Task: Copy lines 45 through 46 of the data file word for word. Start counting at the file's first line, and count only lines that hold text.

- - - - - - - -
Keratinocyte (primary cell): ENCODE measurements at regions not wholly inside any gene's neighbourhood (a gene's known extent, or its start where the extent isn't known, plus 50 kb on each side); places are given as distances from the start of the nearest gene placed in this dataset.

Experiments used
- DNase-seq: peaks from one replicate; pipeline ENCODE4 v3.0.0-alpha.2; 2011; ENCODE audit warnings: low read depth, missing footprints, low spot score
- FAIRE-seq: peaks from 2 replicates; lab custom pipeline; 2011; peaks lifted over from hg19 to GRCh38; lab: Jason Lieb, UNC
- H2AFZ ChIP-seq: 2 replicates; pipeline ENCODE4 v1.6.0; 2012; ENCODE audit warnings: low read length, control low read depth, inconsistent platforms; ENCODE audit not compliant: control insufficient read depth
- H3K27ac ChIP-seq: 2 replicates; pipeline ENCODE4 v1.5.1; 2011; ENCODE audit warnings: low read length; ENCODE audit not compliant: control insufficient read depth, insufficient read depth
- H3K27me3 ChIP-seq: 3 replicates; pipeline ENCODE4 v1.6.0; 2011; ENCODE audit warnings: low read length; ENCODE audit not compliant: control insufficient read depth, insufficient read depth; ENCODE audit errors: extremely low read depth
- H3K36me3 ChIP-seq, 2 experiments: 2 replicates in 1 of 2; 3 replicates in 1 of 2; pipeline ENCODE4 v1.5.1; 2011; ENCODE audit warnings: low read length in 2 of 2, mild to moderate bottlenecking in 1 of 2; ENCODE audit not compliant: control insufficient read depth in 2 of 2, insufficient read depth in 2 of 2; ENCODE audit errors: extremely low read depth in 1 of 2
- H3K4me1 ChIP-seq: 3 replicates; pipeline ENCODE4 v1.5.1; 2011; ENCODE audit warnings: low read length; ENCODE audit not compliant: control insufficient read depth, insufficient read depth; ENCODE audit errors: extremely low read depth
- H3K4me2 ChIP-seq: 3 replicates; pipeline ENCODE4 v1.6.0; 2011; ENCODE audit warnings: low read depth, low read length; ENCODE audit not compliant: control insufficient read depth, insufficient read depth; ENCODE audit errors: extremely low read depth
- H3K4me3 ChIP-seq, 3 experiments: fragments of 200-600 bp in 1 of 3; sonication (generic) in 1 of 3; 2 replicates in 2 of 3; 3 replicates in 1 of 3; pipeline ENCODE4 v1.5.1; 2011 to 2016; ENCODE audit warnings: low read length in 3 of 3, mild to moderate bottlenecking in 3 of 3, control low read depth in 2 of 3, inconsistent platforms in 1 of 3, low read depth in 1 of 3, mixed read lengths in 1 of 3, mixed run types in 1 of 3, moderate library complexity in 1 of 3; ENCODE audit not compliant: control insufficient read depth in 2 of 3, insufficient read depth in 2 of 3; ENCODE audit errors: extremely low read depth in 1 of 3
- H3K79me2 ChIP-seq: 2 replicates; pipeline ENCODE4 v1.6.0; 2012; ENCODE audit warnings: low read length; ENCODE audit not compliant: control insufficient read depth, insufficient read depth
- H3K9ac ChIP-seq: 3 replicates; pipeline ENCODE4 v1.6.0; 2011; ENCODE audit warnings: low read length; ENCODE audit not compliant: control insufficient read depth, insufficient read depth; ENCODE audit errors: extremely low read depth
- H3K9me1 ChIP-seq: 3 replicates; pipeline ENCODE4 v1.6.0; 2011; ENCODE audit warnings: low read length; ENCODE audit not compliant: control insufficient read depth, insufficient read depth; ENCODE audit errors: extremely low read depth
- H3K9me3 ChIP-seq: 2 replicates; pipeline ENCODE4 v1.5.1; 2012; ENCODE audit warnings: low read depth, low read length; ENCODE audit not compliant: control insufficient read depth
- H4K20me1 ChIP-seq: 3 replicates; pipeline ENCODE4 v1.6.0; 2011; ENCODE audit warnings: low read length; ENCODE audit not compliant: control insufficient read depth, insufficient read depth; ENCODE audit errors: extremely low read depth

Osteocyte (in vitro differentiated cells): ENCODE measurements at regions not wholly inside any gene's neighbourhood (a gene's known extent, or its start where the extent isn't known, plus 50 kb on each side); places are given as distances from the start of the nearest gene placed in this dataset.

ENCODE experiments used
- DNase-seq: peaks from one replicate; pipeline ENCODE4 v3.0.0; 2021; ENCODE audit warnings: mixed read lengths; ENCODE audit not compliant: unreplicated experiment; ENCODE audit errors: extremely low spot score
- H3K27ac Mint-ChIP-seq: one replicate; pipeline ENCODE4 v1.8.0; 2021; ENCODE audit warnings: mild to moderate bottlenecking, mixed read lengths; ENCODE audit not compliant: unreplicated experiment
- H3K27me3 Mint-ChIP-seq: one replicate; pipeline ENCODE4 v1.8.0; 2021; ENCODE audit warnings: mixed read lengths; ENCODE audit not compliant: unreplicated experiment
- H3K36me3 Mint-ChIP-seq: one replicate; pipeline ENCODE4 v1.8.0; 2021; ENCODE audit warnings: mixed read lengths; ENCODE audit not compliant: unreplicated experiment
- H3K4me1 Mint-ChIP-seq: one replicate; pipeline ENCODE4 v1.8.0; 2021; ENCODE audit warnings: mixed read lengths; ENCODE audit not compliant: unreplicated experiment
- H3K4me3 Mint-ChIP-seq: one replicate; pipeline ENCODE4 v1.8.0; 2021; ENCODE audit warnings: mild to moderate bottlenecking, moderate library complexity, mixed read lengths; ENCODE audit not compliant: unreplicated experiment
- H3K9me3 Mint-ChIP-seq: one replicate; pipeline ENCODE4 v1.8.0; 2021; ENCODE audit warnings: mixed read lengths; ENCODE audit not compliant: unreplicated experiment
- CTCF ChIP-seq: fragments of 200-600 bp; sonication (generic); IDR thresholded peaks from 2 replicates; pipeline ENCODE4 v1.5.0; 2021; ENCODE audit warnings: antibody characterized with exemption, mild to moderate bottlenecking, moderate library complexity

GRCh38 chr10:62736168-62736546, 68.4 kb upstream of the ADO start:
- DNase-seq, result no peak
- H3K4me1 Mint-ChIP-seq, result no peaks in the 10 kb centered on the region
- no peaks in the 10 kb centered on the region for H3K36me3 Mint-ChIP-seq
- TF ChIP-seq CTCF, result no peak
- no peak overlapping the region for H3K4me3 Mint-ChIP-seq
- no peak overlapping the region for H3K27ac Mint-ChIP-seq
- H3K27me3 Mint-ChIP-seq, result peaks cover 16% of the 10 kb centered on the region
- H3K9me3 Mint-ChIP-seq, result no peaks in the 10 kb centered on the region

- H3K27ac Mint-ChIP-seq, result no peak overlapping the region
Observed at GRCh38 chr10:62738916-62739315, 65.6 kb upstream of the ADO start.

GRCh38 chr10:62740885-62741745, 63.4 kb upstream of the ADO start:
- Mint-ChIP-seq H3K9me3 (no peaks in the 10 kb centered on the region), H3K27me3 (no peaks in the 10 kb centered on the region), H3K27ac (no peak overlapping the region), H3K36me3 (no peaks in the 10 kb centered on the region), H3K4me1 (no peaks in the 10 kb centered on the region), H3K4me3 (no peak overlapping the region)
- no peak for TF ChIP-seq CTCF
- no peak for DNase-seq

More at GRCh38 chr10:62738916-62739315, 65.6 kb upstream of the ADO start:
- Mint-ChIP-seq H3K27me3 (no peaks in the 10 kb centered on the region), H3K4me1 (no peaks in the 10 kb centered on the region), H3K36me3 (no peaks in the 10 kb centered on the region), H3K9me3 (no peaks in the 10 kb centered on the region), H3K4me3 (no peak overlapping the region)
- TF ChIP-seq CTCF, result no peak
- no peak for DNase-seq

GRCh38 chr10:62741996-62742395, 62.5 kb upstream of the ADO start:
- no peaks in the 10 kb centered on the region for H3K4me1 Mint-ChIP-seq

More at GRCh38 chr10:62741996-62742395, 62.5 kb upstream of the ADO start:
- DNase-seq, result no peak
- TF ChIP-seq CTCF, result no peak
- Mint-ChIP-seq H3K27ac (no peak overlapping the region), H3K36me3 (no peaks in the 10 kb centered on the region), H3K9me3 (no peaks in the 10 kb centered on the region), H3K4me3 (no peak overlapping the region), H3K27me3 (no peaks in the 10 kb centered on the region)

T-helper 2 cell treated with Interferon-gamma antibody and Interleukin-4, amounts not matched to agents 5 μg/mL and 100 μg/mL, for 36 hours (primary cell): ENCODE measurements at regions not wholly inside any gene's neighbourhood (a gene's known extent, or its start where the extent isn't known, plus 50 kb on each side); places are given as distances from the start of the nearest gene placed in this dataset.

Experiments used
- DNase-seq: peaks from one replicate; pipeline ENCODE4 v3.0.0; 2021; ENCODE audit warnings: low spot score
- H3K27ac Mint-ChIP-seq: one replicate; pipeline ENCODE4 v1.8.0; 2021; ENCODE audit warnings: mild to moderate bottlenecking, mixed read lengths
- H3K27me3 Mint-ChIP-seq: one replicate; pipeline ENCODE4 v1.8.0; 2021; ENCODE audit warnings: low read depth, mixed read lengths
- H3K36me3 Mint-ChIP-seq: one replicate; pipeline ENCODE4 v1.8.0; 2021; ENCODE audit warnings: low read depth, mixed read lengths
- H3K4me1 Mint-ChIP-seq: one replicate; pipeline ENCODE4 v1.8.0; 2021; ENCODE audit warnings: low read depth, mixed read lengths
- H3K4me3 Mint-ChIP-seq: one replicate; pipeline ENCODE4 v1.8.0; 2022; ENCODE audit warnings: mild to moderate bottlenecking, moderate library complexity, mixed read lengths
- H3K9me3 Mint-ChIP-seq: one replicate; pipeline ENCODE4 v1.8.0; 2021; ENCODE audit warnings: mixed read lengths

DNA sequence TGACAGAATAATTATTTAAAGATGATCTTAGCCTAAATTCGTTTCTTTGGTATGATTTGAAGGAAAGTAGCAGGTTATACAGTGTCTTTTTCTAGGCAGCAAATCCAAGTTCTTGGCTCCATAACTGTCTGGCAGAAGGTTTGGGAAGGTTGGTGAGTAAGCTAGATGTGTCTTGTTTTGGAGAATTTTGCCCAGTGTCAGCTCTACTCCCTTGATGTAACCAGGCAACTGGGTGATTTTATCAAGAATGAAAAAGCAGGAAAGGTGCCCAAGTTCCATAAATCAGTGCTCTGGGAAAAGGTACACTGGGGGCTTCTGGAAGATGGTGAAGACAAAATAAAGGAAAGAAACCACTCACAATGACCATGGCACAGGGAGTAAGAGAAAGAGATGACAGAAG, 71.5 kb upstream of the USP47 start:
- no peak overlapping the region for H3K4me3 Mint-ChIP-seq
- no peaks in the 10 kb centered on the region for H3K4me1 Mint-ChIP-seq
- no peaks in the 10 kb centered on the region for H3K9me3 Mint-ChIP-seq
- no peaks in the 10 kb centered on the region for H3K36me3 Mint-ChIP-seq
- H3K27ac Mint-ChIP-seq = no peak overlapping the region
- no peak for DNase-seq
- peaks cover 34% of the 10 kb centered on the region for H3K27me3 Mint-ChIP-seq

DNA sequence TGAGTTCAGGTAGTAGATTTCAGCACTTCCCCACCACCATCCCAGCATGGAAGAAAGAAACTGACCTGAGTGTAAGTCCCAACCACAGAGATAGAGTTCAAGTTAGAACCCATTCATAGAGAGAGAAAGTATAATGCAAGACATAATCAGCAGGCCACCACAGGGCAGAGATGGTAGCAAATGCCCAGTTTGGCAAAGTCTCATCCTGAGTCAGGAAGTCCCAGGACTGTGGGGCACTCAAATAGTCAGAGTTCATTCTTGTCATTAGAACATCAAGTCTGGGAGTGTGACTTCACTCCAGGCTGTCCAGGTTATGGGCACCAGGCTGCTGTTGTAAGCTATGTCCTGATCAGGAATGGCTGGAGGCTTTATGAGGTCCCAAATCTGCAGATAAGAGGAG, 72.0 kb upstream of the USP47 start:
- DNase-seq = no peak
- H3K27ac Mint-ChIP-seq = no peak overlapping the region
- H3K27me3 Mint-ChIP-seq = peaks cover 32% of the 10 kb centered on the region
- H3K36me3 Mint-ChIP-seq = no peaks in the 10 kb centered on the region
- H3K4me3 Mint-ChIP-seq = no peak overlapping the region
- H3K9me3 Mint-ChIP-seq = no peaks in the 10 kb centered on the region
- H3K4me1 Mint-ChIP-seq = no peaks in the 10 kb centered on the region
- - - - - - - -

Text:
- no peak for DNase-seq

GRCh38 chr10:62741996-62742395, 62.5 kb upstream of the ADO start: